This week in the Dáil, Minister of State for Planning and Local Government Peter Burke hit back at Sinn Féin deputies during a heated debate on Housing for All in Leinster House. While many Sinn Féin members made contributions, the Mullingar Minister of State said there was little discussion on the content of the new €20 billion housing strategy, instead general criticism of the government with no specific policies or funding streams being discussed or questioned.
“As a public representative and a member of government, I generally do not dissect other party’s policies or criticise colleagues in the Dáil. I prefer to talk about my own work, the actions I have taken on issues and focus on constructive debate and policy”.
Peter Burke said that he felt compelled to call out the inaccuracies and hypocrisy being shown by the Sinn Féin members present in the chamber. Unfortunately, each member left the chamber after they had spoken and did not stay around for the remainder of the debate, so by the end of the slot, there was not one Sinn Féin member left in the Dáil.
“I have listened to many Deputies saying “if only we had been in government”. That is what I heard from Sinn Féin. Their members say “If only Deputy Ó Broin had been the housing Minister”. The Chartered Account then proceeded to take out the Sinn Féin 2016 general election manifesto.
“ I read on page 45, “We will commit €2.2 billion in capital spending between 2016 and 2021 to deliver 36,500 units.” That is what the Sinn Féin party wanted to deliver if it got into power. However, the previous Government – a year early, up to 2020 – delivered 39,000 units. It was a Government in which I, as a backbencher, played my role in voting on policy. It delivered a lot more than Sinn Féin aimed to deliver in its manifesto, but this is not acknowledged in this House and based on social media and the stories printed in the media, is a fact that is not widely known or acknowledged by the public.
“There is a second point I want to make about what is contained in that document. The first paragraph on page 45 states, “We will ensure that all housing construction delivered by the State is designed in mixed tenure developments…”. If we look, however, at the Oscar Traynor Road development, a mixed-tenure project comprising 854 houses, we see that Sinn Féin did not support it. The party also refused to back proposals for 1,200 houses in Ballymastone in Donabate, citing the mantra of “only public housing on public land”. However, a proposal for 18 public houses on public land at Kilbride Lodge in Wicklow was likewise voted down by Sinn Féin.
“All the research shows that we must have mixed tenure developments, where similar social, private and affordable houses are located side by side. We have a lot of social housing to build, and significant progress has been documented on this, but similarly we need to get the private sector building too as families and young couples and individuals need affordable housing to buy in their communities.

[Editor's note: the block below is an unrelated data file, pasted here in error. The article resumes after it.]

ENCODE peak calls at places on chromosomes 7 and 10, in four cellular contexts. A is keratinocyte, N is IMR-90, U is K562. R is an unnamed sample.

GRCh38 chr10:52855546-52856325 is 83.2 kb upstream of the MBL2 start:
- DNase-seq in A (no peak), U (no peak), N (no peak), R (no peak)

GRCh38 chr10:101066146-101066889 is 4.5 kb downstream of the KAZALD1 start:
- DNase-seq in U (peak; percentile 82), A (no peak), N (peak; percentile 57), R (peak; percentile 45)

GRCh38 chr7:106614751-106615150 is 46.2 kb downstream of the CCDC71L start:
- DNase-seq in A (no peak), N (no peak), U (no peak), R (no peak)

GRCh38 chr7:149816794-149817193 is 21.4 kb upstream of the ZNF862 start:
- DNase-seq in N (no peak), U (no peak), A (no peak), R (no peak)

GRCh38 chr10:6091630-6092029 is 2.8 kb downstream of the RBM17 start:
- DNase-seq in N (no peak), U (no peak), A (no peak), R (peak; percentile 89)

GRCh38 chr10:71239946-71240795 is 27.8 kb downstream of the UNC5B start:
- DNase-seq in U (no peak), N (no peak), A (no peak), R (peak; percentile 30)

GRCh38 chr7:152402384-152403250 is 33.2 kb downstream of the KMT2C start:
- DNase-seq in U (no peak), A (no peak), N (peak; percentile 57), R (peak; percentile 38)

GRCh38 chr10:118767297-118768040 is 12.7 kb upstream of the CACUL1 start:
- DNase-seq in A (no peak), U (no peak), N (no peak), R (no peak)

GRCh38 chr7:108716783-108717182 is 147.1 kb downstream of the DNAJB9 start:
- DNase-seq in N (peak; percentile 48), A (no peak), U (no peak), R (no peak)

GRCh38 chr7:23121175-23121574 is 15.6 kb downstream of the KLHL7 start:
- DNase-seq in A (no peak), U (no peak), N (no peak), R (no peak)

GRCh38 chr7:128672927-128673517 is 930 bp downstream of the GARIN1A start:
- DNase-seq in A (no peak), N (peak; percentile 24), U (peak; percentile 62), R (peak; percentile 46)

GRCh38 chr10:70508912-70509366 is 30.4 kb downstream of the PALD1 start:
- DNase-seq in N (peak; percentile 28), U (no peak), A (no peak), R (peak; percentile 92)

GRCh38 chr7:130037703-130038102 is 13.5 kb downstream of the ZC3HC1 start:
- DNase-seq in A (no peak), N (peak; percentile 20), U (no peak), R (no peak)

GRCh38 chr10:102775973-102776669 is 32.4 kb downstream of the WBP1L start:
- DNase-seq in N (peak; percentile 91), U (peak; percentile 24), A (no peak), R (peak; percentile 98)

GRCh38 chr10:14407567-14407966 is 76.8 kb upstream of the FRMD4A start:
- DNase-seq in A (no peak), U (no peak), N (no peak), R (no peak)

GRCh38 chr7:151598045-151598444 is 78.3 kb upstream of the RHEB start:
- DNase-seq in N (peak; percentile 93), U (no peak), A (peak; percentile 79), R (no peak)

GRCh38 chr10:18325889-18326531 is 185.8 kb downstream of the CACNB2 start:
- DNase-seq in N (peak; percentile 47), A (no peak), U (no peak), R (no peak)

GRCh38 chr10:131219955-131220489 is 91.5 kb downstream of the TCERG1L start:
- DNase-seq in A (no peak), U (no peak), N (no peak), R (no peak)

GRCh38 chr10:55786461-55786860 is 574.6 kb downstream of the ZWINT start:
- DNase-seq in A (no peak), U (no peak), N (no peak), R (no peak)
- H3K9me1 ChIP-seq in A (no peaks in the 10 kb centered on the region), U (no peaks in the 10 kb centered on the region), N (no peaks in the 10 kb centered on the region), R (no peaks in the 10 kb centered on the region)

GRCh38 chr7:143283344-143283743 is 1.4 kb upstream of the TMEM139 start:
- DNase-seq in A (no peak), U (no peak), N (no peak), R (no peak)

“Deputies from that party have spoken here today about reading emails from vulnerable constituents, almost as though they have a monopoly on compassion, and we do not understand what it is. Yet, when we scrutinise the decisions of party members in local authorities up and down the country, we see one common thread in Sinn Féin’s policy; oppose, oppose, oppose.
“We on this side of the House are trying to make a difference. We are moving might and main right across every strand of government. We are working constructively with many of the opposition and independents and trying our level best to deliver for those who elected us.
“Housing for All will be driven by the Department of the Taoiseach to ensure we can meet the demand for the housing provision that is so badly needed by our society. Many measures have been talked about in this House, including, as referred to by Deputy Griffin, the help-to-buy scheme, which has helped over 22,000 young couples and families receive €30,000 in tax back on a new build or self-build house, another constructive measure which Sinn Féin voted against.
“Housing for All has huge ambition: 300,000 houses – 300,000 homes – right up to 2030. The Government of which I have been a part since 2016 increased the number of social homes tenfold right up to 2019. This plan aims to double that output again, 48% of which will be social and affordable homes. Sinn Féin has voted against every single measure, and I have no doubt that they will vote down all future policy, without considering it or trying to amend it or engaging in any way.
“I was elected by my community to work with my colleagues in Dáil Éireann. It is very easy to shout from the sidelines, to criticise the government regardless of policy. That is not what I set out to achieve in politics, and I will continue to try and progress policies and issues on behalf of the citizens of this constituency”.